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Wednesday, May 11, 2011

What Made Willoughby a Scoundrel?


Austen’s villains, such as Willoughby, could be considered villains even by our modern-day standards. Willoughby was a man who abandoned girl after girl for want of a richer bride. But what was it that made Willoughby a scoundrel by the standards of Regency society, and resulted in a scandal?


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In Georgette Heyer’s Regency World, Jennifer Kloester writes that it was acceptable for a Regency gentleman to have several affairs before and after marriage, as long as he played the part of a responsible husband and father. “Only a scoundrel…would stoop to seducing a respectable girl of good family and subsequently deserting her and their bastard child. …society perceived his sin not in having fathered an illegitimate infant or having multiple affairs but in his not providing for the child.” (p.48)

So, according to the rules of Regency society, it was just about acceptable for a man to be a libertine, but not to ignore his moral duty, which is what ultimately labelled Willoughby as a scoundrel.


  1. Libertine, lovely word, Anna. Men today and in my youth certainly can't hold their hands up in horror at Willoughby. We all have a little bit of Willoughby in our souls and perhaps our behaviour.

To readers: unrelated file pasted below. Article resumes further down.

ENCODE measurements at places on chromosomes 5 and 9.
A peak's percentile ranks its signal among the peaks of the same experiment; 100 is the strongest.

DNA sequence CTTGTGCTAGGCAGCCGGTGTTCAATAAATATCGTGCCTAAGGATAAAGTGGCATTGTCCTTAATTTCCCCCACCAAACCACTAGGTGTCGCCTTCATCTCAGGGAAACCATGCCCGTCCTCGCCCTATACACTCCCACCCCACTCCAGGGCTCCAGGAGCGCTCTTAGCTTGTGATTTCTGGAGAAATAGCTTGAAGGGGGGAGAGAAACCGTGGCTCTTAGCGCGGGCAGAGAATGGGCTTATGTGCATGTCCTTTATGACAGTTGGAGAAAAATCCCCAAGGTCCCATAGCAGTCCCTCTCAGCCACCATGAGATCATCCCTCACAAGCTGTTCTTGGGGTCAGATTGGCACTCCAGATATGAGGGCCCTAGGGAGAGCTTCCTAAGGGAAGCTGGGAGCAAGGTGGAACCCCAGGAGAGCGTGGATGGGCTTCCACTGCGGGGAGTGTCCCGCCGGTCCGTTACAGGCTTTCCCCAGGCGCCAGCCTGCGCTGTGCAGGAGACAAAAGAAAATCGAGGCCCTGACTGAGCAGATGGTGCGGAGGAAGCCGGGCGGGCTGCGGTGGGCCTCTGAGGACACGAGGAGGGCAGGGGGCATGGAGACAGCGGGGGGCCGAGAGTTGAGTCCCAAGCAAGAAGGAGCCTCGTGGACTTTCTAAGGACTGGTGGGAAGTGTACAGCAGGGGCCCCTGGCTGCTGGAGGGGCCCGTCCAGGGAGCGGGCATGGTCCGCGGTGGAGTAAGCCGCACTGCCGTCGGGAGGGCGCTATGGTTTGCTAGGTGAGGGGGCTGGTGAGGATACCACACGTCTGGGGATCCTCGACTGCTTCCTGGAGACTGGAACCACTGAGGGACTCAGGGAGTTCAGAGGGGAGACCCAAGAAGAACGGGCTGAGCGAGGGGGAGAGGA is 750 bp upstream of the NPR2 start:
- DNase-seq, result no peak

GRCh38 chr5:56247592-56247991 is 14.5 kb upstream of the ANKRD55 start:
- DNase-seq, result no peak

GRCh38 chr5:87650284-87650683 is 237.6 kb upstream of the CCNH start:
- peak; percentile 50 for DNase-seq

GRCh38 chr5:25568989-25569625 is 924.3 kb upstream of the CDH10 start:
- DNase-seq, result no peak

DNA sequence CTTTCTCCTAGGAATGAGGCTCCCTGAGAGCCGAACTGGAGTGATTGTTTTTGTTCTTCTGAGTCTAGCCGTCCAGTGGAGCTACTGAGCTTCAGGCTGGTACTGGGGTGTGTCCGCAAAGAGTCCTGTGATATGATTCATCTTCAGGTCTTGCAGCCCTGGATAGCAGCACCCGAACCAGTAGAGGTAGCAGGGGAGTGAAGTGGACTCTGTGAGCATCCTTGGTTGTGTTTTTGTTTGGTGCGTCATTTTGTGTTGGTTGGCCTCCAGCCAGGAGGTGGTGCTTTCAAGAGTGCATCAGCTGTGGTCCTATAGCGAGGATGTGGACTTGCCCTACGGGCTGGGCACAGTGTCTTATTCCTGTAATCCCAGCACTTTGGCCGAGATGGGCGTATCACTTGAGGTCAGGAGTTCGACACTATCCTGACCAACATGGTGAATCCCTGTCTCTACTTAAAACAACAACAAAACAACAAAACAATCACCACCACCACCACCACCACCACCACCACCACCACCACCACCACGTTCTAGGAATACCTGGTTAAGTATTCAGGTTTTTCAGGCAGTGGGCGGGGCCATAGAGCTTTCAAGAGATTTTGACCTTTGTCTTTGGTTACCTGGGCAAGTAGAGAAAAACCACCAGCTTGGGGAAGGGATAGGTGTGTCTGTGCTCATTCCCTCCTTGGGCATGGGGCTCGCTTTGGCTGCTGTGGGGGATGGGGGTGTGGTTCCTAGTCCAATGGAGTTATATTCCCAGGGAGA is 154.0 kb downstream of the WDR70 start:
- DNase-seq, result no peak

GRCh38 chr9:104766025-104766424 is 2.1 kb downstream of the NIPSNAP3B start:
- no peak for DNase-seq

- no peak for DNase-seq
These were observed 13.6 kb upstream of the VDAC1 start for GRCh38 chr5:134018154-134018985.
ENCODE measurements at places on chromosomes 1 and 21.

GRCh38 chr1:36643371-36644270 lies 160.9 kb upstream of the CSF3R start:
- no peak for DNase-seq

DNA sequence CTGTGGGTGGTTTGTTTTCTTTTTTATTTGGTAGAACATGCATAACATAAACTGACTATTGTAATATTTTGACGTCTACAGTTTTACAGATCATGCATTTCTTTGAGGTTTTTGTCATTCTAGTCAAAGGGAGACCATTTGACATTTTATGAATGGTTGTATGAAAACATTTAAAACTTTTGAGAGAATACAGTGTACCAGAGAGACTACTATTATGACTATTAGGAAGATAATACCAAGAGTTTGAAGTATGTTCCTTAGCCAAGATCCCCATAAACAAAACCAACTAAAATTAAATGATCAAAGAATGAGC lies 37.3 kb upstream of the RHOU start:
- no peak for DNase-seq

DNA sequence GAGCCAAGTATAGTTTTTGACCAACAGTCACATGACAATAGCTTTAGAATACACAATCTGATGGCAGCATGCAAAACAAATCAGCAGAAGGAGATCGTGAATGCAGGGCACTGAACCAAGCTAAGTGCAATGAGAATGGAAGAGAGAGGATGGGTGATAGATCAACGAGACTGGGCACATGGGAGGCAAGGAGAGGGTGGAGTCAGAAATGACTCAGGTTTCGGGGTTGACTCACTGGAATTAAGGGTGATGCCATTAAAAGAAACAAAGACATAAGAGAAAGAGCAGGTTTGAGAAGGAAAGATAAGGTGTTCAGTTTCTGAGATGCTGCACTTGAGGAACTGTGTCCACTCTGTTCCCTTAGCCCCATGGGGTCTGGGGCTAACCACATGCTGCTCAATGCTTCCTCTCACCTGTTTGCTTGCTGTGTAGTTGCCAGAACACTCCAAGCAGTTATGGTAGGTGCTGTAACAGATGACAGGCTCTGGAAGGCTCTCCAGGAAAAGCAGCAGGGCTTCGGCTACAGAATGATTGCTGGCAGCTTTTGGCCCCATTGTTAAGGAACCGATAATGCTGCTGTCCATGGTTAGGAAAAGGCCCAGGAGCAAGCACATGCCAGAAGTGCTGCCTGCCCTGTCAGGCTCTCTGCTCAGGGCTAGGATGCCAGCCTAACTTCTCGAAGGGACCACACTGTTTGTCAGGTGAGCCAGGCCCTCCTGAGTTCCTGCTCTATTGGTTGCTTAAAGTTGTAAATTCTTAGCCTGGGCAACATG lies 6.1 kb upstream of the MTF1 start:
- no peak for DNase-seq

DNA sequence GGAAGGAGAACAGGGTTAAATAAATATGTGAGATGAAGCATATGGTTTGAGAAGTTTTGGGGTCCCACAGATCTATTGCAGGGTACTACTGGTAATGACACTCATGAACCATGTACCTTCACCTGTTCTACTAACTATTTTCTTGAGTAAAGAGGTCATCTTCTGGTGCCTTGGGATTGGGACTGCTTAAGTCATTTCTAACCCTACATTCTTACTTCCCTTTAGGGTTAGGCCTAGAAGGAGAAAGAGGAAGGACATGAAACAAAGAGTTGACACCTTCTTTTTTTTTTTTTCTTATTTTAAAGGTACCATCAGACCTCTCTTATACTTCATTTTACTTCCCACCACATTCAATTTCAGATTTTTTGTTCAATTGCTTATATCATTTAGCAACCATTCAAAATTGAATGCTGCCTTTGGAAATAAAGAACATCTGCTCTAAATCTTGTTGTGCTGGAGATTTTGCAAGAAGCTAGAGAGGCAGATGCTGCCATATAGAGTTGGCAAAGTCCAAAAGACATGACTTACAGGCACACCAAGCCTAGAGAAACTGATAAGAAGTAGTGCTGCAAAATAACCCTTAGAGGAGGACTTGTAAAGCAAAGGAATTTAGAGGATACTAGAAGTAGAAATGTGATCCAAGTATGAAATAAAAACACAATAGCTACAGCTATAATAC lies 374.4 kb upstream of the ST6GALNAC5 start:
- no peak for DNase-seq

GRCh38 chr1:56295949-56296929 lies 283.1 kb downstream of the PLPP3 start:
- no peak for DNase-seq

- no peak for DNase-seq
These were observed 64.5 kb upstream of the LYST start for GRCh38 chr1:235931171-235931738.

We can't be too idealistic about these things.

    Have a great day,

    Ps I'm NOT condoning producing illegitimate children all over the place,I mean our impulses leading our heads.
    This is coming out all wrong now Anna.

    What must you think of me? Well I AM responsible, I am just saying the way things are. I've three daughters and a wonderful wife after all.

  2. Just a thought or two Anna. I hope you don't think I mean it's Ok to sleep around. NO, it's not that. What I mean, a little flirting, a twinkle in the eye, a well placed smile and a tiny crumb or two of lust goes a long way and warms up many situations. People can like each other with a twinkle in their eye surely, Anna??

    That's all I meant.

    Oh my GOD!! I've really got myself into it now.

  3. @Tony: Indeed! Libertine is the word used by Willoughby in his confession to Elinor towards the end of the book.

    But yes, by the Regency etiquette, most modern men would certainly count as libertines (and I'm not taking a moral stance here!), hehe!


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